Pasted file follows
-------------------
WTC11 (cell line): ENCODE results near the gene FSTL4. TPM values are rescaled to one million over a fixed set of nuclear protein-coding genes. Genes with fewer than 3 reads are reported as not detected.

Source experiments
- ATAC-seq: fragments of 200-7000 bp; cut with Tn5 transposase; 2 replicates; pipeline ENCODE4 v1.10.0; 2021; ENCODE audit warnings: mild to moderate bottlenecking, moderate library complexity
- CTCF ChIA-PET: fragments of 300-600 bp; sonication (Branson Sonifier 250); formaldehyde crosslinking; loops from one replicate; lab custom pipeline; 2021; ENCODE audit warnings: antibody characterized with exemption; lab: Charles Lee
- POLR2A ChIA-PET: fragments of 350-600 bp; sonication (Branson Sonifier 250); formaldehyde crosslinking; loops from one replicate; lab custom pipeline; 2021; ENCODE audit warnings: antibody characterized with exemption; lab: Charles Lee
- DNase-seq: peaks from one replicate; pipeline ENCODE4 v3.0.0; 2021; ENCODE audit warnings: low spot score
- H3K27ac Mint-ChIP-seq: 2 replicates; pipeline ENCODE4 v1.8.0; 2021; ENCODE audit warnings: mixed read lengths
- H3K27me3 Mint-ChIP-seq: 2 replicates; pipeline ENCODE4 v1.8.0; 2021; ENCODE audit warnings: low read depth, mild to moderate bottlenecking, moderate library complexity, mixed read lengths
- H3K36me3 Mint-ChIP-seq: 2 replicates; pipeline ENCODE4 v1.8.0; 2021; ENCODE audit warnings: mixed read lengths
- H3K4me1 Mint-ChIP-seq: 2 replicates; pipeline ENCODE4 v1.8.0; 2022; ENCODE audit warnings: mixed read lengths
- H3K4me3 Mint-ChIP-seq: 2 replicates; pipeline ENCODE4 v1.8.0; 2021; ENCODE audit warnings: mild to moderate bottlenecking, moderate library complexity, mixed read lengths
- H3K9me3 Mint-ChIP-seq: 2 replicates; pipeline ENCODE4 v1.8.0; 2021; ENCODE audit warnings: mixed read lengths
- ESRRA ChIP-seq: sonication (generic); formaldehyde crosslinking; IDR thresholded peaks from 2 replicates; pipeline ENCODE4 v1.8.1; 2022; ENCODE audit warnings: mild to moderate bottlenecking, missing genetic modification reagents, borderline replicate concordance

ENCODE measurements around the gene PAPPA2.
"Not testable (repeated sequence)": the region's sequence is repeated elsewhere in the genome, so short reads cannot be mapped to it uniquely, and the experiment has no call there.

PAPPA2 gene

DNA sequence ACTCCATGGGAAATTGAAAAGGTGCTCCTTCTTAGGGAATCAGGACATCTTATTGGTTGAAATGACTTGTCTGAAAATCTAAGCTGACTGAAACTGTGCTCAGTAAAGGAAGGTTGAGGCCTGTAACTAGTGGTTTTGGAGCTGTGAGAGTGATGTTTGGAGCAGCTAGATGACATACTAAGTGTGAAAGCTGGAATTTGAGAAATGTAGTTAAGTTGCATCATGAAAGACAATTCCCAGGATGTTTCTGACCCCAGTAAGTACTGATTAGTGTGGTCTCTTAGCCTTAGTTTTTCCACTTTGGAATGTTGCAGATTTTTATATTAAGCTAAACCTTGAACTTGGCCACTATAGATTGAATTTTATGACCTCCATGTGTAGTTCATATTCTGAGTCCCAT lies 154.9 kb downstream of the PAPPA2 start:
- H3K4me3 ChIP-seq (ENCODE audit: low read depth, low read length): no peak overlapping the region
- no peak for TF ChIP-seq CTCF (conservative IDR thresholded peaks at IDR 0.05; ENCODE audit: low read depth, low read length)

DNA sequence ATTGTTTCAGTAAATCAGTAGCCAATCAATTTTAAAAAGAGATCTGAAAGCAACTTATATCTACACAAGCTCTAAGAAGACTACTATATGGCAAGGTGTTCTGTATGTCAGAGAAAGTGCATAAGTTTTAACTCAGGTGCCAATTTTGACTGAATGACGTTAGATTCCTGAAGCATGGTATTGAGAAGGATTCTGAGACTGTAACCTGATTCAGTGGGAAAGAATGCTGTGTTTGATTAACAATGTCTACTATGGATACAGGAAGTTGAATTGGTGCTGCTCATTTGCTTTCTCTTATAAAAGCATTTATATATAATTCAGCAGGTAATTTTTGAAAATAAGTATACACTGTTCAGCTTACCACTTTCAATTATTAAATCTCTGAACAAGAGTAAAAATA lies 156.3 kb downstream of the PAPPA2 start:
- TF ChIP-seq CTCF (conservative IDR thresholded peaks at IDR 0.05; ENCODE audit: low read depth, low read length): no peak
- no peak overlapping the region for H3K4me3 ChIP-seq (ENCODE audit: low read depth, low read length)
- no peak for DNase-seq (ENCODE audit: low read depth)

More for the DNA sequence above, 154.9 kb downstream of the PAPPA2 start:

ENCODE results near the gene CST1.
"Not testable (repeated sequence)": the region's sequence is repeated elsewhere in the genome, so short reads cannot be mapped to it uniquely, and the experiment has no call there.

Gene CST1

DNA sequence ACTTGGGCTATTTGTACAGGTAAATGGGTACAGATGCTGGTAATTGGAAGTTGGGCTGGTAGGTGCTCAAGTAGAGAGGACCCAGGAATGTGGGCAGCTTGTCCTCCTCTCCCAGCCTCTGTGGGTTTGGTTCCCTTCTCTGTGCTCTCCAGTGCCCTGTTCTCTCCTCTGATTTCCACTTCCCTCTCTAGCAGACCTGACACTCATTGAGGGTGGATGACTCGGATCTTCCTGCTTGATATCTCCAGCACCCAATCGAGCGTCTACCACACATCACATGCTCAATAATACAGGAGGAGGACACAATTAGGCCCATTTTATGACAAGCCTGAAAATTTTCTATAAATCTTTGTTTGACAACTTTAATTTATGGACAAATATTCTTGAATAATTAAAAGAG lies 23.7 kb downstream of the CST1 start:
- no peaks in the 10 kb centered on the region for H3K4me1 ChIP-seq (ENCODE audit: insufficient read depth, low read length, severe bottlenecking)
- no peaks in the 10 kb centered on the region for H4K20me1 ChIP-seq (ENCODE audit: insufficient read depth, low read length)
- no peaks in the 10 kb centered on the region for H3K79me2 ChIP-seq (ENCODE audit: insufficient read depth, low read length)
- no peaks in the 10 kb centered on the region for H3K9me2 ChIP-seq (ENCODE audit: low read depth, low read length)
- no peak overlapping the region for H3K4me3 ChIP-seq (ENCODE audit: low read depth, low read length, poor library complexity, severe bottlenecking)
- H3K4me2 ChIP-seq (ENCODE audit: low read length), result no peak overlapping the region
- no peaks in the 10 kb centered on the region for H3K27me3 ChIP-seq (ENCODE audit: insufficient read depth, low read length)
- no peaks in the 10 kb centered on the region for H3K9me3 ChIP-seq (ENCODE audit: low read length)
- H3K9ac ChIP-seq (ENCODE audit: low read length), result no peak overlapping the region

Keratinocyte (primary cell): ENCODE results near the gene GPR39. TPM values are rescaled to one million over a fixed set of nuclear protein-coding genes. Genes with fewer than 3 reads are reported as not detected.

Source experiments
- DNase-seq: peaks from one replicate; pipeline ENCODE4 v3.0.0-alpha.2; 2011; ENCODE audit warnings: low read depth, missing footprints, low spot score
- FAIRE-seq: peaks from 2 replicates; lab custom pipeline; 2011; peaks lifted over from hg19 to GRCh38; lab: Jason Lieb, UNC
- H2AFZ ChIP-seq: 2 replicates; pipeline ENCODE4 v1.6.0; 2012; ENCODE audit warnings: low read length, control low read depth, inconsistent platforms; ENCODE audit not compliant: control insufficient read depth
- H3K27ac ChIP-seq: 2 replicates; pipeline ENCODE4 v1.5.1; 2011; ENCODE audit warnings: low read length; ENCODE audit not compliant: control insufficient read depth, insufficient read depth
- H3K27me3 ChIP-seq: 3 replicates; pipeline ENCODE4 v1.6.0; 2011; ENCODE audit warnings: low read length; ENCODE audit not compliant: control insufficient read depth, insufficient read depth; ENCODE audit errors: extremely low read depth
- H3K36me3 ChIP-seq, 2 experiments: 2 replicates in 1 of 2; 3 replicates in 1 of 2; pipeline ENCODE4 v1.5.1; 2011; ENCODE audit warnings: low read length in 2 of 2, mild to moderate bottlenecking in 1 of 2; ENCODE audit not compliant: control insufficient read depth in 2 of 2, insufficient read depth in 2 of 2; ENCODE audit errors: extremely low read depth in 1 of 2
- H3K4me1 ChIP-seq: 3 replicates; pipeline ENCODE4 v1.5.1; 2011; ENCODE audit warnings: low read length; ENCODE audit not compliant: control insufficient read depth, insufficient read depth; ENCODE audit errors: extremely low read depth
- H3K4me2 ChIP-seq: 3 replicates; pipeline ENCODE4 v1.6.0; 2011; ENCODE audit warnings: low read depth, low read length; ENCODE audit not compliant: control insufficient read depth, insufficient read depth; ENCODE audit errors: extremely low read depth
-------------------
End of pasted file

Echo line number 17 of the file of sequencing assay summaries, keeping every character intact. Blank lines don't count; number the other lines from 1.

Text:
DNA sequence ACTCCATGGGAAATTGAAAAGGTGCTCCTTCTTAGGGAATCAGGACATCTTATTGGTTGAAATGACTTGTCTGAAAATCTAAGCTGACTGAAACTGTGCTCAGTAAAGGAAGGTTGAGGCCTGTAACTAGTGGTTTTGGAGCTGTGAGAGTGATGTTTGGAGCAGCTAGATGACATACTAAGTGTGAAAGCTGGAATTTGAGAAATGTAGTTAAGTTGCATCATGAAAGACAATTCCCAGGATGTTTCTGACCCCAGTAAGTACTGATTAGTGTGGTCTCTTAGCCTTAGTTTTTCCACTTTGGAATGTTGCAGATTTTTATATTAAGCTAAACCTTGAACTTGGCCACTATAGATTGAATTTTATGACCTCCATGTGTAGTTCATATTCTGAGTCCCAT lies 154.9 kb downstream of the PAPPA2 start: